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The courts have taken different views on anti-concurrent causation clauses. (Photo: iStock)

The concurrent cause rule basically holds that if two or more events cause a loss, with one being excluded under the policy terms and the other(s) being covered, the policy should provide coverage for the loss.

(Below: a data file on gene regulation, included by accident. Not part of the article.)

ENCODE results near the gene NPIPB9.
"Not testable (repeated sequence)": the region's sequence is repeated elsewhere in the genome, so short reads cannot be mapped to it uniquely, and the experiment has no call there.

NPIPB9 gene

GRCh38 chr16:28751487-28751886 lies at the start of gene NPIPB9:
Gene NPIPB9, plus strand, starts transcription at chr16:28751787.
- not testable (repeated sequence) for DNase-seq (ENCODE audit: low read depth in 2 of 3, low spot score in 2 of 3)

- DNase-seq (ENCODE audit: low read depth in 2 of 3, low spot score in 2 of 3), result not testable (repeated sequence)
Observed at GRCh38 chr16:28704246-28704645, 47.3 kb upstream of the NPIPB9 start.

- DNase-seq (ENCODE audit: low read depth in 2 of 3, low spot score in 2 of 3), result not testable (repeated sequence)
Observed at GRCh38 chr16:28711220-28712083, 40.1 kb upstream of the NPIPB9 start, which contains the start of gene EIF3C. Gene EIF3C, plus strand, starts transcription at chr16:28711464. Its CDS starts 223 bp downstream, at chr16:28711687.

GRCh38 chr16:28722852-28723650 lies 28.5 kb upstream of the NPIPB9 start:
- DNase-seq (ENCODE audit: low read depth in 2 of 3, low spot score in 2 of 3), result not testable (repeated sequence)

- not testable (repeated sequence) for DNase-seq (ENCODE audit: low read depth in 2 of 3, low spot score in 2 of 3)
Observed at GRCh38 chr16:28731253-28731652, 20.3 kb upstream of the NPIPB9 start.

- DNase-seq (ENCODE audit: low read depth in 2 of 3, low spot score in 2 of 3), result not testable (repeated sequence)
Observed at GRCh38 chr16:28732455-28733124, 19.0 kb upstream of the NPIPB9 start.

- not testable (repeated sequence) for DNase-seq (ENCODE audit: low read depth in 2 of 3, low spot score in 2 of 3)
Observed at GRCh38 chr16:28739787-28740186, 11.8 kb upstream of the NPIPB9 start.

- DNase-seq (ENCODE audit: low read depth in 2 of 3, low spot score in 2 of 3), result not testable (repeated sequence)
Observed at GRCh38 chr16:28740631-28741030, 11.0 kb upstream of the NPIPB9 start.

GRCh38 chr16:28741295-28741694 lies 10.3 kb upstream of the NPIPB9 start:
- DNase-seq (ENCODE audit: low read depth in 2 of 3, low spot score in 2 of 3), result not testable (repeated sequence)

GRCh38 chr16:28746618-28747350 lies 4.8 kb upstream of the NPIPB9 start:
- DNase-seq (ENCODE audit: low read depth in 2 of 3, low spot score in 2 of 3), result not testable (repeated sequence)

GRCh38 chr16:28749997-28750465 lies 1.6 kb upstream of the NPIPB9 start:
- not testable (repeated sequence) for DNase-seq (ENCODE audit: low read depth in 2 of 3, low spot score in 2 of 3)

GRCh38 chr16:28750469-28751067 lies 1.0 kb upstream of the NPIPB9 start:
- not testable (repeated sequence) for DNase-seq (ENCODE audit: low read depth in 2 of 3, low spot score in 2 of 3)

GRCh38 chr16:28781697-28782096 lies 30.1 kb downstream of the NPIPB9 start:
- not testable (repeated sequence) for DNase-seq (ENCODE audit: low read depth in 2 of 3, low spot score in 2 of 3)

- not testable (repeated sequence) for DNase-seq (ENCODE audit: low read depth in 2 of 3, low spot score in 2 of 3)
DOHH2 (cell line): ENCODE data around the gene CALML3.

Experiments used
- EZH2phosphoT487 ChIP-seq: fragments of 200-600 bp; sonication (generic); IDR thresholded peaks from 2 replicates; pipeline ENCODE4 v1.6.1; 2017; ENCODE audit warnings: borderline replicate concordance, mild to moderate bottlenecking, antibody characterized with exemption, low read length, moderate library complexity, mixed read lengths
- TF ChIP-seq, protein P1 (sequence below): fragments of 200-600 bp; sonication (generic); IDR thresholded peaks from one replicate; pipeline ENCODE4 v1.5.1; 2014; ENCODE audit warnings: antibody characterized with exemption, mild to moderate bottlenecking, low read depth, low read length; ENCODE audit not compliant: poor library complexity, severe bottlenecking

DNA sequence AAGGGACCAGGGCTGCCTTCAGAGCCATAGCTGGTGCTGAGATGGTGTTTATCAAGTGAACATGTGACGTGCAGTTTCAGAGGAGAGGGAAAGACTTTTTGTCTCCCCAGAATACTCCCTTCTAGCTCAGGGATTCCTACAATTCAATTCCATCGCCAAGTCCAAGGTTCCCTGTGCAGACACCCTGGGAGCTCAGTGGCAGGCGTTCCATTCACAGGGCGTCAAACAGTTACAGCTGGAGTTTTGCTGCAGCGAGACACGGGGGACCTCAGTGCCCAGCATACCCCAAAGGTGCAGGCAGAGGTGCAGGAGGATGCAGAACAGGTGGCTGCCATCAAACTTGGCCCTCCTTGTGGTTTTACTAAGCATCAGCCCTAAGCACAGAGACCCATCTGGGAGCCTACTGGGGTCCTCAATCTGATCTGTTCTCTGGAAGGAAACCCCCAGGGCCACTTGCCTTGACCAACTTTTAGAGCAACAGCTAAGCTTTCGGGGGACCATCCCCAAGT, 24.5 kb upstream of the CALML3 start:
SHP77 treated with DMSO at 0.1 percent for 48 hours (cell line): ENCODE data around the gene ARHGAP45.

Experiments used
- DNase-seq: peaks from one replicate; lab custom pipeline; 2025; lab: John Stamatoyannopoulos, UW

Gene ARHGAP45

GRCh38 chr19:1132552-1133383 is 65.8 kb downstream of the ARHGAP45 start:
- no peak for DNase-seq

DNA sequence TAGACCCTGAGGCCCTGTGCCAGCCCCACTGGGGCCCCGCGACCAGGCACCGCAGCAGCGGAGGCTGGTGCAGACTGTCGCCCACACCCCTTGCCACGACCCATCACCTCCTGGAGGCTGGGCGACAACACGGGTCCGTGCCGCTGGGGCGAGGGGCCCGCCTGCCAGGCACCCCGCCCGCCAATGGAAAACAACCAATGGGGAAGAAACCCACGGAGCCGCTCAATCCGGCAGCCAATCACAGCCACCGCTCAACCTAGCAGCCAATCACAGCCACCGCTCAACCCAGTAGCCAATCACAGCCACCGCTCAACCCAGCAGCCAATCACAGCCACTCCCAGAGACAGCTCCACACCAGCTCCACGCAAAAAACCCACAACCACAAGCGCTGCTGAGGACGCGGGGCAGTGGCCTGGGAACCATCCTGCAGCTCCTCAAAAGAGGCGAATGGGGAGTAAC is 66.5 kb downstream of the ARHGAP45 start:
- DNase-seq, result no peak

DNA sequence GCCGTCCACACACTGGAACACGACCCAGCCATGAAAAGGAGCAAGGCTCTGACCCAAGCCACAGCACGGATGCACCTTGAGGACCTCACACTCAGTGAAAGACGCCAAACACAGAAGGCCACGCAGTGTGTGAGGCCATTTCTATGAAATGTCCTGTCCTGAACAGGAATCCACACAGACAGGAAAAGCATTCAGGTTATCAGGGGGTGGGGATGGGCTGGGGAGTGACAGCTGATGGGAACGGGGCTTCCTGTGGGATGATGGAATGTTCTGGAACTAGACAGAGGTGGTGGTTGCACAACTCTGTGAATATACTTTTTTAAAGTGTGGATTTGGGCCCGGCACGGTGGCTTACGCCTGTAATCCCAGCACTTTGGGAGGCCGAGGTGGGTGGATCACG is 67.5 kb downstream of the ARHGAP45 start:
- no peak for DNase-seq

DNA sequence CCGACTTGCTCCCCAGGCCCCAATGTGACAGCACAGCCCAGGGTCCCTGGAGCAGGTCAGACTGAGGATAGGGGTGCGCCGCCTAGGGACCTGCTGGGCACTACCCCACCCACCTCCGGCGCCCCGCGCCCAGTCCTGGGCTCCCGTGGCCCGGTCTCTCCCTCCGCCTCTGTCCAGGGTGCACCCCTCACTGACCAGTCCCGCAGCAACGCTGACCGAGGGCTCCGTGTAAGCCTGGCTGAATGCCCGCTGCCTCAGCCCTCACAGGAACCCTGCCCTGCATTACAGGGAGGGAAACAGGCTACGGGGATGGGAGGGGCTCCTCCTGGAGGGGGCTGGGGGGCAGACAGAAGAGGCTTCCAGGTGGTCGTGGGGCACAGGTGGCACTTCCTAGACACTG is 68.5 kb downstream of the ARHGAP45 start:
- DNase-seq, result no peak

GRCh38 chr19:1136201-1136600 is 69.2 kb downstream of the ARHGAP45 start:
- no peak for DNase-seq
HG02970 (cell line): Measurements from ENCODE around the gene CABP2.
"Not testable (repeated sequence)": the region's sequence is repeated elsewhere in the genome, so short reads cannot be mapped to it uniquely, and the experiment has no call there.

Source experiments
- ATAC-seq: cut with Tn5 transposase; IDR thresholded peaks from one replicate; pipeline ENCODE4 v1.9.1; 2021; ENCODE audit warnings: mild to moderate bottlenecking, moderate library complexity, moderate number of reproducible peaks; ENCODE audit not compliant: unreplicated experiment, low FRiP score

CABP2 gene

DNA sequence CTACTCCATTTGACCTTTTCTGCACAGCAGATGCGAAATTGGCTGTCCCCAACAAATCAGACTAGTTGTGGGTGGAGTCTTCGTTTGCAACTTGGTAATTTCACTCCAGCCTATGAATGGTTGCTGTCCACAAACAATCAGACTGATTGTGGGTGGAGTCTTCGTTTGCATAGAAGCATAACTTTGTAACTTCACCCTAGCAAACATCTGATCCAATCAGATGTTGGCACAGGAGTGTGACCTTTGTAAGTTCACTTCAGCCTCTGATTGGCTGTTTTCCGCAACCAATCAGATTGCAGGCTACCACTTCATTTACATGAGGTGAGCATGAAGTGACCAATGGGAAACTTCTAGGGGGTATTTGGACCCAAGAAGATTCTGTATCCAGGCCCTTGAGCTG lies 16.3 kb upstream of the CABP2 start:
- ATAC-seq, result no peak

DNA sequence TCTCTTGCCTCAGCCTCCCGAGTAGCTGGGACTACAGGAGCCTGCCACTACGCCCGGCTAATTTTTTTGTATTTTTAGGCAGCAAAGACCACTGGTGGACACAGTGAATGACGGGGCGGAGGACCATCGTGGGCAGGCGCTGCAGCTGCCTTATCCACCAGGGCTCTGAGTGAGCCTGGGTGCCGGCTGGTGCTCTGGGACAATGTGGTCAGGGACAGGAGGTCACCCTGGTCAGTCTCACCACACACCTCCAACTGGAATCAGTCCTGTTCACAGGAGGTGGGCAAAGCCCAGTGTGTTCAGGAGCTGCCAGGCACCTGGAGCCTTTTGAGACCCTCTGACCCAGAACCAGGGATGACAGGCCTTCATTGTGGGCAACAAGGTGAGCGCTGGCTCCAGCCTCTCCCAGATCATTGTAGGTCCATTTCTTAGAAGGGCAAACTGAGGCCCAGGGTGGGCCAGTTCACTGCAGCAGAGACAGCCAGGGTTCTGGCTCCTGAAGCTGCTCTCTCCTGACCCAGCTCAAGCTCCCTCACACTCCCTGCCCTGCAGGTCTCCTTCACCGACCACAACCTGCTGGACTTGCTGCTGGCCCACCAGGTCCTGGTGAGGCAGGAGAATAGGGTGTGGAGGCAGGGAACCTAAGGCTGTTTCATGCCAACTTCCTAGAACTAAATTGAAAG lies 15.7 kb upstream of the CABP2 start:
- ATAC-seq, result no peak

As discussed in Davidson Hotel Co. v. St. Paul Fire and Marine Insurance Co., 136 F. Supp. 2d 901 (2001), this rule allows for coverage “where the loss is essentially caused by an insured peril with the contribution of an excluded peril merely as part of a chain of events leading to the loss.” The thinking behind this ruling and other concurrent causation cases is that the cause of loss that is not excluded caused damage to the insured’s property in one way or another, so the property coverage form must pay for the loss.

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